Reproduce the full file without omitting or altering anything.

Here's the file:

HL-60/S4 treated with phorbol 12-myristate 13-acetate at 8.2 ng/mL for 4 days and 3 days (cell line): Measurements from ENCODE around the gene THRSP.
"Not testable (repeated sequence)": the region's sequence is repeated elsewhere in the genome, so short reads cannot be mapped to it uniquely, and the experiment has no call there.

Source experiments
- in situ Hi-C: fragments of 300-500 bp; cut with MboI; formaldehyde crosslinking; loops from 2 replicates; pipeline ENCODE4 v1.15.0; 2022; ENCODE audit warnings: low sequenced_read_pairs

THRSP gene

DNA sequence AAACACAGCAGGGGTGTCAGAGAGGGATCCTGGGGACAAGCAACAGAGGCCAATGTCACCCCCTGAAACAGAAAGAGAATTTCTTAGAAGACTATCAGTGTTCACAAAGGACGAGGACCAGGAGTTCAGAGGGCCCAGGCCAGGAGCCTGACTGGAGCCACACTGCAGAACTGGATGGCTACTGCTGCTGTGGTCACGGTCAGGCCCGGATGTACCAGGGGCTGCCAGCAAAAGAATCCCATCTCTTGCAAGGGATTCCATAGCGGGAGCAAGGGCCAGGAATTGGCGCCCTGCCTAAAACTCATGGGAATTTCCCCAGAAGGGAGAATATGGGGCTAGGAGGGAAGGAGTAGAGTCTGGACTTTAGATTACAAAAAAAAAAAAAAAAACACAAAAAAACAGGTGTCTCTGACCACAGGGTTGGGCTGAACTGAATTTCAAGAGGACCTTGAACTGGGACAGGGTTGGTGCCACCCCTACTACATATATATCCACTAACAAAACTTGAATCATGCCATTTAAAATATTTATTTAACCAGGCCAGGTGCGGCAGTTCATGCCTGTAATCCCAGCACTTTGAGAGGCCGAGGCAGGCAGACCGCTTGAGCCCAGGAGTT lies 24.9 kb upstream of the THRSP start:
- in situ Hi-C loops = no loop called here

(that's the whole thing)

HL-60/S4 treated with phorbol 12-myristate 13-acetate at 8.2 ng/mL for 4 days and 3 days (cell line): Measurements from ENCODE around the gene THRSP.
"Not testable (repeated sequence)": the region's sequence is repeated elsewhere in the genome, so short reads cannot be mapped to it uniquely, and the experiment has no call there.

Source experiments
- in situ Hi-C: fragments of 300-500 bp; cut with MboI; formaldehyde crosslinking; loops from 2 replicates; pipeline ENCODE4 v1.15.0; 2022; ENCODE audit warnings: low sequenced_read_pairs

THRSP gene

DNA sequence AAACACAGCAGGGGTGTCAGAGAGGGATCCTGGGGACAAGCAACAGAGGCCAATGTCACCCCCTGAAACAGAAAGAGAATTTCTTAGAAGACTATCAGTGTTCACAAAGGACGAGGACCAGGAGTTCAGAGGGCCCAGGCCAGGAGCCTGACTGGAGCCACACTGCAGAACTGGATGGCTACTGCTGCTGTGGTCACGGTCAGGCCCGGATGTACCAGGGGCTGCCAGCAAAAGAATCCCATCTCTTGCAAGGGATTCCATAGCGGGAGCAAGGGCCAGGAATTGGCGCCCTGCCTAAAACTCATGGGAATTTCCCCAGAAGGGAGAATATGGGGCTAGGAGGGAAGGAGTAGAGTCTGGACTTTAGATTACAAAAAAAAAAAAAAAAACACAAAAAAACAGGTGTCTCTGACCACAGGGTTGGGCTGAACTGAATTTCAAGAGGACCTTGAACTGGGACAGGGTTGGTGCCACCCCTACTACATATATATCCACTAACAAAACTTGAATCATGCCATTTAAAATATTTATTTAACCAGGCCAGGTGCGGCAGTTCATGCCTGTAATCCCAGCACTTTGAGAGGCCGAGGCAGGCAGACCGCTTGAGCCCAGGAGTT lies 24.9 kb upstream of the THRSP start:
- in situ Hi-C loops = no loop called here